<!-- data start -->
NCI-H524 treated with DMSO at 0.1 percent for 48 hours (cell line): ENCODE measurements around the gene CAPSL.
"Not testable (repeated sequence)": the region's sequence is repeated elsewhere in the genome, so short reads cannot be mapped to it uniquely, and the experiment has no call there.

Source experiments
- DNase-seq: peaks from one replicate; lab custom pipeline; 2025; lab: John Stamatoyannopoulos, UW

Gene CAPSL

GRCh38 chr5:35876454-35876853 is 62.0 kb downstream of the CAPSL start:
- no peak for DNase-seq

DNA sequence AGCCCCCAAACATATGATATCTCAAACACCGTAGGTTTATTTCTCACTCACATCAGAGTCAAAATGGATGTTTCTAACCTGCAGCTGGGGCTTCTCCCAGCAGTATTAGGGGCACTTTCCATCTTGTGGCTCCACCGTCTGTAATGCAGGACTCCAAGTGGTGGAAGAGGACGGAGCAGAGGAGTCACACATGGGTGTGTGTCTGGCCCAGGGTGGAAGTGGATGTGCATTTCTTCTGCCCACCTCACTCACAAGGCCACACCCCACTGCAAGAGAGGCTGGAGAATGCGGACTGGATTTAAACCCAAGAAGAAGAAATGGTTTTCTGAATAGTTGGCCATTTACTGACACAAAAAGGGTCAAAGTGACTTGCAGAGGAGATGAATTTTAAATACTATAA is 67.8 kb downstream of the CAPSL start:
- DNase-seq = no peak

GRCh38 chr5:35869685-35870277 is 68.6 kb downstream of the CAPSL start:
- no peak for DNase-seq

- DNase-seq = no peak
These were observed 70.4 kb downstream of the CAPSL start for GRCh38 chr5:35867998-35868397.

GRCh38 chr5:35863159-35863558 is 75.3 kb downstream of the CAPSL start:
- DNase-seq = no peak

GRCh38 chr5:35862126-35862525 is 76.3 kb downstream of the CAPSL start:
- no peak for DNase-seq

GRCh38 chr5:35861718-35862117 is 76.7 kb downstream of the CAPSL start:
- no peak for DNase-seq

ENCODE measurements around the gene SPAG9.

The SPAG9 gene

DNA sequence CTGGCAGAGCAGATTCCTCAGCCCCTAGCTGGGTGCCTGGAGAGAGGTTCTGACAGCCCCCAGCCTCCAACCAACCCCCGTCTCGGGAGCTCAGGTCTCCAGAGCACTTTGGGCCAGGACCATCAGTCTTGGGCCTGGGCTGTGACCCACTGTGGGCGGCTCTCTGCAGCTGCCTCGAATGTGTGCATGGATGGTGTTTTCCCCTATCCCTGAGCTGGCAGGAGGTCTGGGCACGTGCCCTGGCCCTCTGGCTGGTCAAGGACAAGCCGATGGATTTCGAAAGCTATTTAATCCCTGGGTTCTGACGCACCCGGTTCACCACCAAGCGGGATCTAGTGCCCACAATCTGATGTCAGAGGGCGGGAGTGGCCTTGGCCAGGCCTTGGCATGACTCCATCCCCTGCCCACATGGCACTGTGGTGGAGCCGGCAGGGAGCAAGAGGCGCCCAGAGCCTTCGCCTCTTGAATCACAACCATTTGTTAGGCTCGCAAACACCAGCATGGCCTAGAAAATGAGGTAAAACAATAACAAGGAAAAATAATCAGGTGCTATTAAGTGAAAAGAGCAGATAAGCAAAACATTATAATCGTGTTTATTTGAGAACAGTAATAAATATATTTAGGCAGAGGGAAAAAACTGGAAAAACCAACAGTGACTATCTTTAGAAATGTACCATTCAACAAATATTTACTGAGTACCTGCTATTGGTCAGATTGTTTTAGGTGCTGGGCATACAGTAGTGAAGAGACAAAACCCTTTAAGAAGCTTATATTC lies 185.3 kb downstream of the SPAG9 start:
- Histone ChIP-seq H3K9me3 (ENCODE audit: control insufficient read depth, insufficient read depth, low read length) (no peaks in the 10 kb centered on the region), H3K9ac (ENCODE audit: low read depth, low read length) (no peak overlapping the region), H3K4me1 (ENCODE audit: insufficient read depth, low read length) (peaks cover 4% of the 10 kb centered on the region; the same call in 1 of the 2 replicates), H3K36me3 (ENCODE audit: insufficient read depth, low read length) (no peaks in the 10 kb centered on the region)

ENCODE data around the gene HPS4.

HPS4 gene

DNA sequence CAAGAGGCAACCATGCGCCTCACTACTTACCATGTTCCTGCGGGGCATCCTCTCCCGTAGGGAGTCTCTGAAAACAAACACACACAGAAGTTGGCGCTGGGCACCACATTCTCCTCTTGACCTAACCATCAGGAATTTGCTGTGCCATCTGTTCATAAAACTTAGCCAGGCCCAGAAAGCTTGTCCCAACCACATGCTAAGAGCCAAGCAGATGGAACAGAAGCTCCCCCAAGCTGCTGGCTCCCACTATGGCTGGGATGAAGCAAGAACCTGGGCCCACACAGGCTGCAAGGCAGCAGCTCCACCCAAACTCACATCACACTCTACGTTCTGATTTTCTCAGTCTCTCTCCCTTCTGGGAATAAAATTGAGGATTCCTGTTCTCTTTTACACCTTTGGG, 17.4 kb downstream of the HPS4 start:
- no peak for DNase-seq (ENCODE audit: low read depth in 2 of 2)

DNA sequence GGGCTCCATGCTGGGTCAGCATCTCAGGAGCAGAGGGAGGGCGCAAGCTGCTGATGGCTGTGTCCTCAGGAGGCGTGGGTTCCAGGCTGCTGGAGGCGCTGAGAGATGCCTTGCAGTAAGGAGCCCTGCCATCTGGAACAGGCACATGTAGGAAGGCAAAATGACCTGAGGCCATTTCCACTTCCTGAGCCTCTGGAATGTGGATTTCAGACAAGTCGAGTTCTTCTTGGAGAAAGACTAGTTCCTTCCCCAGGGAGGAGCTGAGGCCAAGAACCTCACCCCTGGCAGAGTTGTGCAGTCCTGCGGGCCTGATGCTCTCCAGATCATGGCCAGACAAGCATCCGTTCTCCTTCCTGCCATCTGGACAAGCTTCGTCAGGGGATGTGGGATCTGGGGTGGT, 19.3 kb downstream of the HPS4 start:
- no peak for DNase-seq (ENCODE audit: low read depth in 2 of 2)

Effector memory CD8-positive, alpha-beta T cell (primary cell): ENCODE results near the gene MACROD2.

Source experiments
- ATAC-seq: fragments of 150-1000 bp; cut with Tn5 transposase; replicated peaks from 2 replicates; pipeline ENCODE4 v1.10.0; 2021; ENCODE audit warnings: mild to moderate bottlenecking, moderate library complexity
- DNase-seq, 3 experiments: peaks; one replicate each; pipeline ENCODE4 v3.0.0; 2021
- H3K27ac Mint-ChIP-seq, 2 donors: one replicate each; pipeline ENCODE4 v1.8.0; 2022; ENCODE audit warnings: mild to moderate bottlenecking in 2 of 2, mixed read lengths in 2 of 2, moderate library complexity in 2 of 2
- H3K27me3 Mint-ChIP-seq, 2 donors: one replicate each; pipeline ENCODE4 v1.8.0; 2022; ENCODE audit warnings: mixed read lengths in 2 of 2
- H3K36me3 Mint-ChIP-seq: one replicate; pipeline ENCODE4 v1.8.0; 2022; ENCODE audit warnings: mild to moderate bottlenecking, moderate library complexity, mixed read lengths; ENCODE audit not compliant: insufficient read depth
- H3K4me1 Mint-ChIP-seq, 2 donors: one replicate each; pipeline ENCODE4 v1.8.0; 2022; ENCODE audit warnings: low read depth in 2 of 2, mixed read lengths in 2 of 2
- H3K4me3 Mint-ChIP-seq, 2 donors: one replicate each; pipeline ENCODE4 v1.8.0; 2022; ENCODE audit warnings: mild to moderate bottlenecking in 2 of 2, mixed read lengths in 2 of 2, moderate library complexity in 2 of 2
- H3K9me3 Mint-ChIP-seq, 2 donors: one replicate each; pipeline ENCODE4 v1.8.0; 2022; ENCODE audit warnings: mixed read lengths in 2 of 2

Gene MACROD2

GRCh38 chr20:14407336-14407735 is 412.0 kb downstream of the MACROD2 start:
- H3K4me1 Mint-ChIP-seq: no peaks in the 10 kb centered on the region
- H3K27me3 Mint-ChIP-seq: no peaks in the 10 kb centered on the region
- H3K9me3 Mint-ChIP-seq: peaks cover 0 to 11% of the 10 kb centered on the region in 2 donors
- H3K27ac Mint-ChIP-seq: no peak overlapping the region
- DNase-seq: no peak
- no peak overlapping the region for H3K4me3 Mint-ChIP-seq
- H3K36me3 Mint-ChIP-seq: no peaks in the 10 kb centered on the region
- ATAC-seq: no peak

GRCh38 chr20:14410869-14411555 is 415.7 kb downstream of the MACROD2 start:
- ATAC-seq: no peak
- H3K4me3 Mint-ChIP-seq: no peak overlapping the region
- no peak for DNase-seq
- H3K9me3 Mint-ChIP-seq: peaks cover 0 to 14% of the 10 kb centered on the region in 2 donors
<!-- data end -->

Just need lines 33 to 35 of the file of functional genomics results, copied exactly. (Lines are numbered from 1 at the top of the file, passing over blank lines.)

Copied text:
- DNase-seq, 3 experiments: peaks; one replicate each; pipeline ENCODE4 v3.0.0; 2021
- H3K27ac Mint-ChIP-seq, 2 donors: one replicate each; pipeline ENCODE4 v1.8.0; 2022; ENCODE audit warnings: mild to moderate bottlenecking in 2 of 2, mixed read lengths in 2 of 2, moderate library complexity in 2 of 2
- H3K27me3 Mint-ChIP-seq, 2 donors: one replicate each; pipeline ENCODE4 v1.8.0; 2022; ENCODE audit warnings: mixed read lengths in 2 of 2